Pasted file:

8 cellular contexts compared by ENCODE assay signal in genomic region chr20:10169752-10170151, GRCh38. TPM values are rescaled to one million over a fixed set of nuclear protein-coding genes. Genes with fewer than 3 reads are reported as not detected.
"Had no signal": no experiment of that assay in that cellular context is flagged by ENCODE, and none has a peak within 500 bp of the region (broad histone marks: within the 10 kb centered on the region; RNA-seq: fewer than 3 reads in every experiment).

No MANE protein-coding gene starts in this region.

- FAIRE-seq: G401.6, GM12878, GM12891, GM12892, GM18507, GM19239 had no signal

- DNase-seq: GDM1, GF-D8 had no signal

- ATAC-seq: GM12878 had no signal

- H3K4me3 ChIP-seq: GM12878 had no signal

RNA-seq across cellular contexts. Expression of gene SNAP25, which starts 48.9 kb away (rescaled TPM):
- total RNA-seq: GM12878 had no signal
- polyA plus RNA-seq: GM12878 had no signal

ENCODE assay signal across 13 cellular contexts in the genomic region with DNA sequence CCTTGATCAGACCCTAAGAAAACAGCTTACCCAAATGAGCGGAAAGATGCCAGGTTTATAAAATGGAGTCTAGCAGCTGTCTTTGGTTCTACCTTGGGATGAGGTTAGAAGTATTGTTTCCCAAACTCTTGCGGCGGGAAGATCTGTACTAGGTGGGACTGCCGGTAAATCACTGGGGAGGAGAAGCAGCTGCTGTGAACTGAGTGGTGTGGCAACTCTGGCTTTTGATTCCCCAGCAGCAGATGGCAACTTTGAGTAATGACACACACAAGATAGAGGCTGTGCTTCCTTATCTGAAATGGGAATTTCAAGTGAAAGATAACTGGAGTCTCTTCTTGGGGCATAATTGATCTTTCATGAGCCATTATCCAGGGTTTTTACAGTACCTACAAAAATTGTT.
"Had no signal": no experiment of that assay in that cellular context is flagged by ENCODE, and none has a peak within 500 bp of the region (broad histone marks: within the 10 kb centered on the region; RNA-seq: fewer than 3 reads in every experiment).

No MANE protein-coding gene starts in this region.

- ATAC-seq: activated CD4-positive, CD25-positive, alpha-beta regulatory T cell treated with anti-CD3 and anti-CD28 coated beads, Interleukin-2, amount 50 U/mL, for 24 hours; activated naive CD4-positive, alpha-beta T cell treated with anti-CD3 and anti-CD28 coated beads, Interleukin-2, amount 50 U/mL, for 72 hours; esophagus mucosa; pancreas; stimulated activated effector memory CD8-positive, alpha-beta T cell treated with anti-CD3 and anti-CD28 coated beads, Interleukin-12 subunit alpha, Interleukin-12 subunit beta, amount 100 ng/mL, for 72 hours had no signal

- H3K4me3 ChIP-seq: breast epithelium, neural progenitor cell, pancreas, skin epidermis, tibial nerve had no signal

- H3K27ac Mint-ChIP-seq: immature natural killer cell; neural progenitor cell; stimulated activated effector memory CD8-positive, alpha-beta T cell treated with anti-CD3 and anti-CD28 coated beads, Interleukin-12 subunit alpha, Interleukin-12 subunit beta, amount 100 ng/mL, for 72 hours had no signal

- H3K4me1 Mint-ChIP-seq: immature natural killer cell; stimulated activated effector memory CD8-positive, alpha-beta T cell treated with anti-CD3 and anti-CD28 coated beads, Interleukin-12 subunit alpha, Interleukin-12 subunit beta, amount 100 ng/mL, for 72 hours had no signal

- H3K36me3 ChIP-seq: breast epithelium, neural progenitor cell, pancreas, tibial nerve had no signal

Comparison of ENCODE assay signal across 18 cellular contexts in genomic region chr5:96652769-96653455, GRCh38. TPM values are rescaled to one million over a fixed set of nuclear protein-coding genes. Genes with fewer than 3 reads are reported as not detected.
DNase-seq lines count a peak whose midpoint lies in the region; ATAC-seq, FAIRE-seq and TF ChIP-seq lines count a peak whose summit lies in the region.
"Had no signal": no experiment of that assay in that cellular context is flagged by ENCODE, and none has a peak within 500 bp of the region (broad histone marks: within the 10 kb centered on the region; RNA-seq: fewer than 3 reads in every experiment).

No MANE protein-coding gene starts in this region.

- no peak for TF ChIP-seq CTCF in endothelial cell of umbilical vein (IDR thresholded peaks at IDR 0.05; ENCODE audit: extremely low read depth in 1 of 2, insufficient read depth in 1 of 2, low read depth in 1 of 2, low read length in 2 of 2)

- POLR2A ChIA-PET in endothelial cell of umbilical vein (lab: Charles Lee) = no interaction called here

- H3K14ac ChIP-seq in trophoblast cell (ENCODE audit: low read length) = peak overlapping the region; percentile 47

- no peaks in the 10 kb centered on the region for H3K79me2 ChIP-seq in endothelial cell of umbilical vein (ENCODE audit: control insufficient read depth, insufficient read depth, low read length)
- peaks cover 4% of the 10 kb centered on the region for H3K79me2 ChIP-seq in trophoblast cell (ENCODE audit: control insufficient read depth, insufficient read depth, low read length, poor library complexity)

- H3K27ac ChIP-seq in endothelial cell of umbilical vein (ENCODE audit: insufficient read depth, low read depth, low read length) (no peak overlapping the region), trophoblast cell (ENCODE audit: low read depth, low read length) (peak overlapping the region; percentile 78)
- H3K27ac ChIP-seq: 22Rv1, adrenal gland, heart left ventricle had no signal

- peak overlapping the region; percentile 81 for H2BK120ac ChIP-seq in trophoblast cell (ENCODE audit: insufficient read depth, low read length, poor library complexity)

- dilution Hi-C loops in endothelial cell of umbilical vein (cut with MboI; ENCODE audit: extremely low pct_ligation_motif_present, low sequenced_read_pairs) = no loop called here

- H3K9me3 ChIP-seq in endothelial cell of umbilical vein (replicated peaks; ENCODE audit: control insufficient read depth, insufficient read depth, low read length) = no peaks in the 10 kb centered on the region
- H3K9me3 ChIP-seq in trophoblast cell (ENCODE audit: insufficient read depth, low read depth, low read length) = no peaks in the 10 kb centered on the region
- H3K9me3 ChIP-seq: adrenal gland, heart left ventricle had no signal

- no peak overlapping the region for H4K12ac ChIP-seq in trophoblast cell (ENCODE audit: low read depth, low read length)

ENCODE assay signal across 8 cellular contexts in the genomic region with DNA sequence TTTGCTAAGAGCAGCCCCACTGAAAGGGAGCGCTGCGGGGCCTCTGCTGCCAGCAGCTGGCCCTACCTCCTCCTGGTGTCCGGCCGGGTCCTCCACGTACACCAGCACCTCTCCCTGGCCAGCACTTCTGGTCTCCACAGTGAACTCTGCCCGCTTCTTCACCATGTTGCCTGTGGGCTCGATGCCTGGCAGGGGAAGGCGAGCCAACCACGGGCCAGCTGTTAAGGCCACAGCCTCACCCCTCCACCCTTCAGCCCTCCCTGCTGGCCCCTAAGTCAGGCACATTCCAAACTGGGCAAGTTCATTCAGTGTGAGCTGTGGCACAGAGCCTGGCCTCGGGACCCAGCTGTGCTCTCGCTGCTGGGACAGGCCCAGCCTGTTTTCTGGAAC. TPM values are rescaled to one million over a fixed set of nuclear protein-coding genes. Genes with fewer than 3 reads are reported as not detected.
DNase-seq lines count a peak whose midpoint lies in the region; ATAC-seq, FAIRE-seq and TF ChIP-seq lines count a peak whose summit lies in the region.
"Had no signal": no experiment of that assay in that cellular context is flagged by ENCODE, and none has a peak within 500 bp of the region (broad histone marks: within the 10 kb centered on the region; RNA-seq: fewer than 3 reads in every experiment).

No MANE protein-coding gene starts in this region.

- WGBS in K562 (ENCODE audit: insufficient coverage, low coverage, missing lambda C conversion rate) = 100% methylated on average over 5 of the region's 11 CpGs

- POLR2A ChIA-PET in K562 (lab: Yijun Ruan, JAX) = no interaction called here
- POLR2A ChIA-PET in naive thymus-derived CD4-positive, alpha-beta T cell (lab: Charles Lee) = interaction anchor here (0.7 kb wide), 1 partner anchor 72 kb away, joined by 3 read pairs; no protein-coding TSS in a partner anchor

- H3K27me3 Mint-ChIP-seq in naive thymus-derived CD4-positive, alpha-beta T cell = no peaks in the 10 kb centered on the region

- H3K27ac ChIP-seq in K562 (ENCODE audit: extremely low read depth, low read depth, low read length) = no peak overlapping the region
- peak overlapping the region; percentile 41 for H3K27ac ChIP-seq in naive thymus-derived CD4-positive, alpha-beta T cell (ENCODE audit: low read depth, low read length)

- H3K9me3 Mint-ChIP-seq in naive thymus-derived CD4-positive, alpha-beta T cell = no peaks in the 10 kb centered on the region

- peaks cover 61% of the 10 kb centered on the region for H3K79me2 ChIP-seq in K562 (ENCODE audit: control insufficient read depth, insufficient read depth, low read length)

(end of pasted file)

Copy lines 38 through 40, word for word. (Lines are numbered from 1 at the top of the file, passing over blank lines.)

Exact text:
"Had no signal": no experiment of that assay in that cellular context is flagged by ENCODE, and none has a peak within 500 bp of the region (broad histone marks: within the 10 kb centered on the region; RNA-seq: fewer than 3 reads in every experiment).

No MANE protein-coding gene starts in this region.

- WGBS in K562 (ENCODE audit: insufficient coverage, low coverage, missing lambda C conversion rate) = 100% methylated on average over 5 of the region's 11 CpGs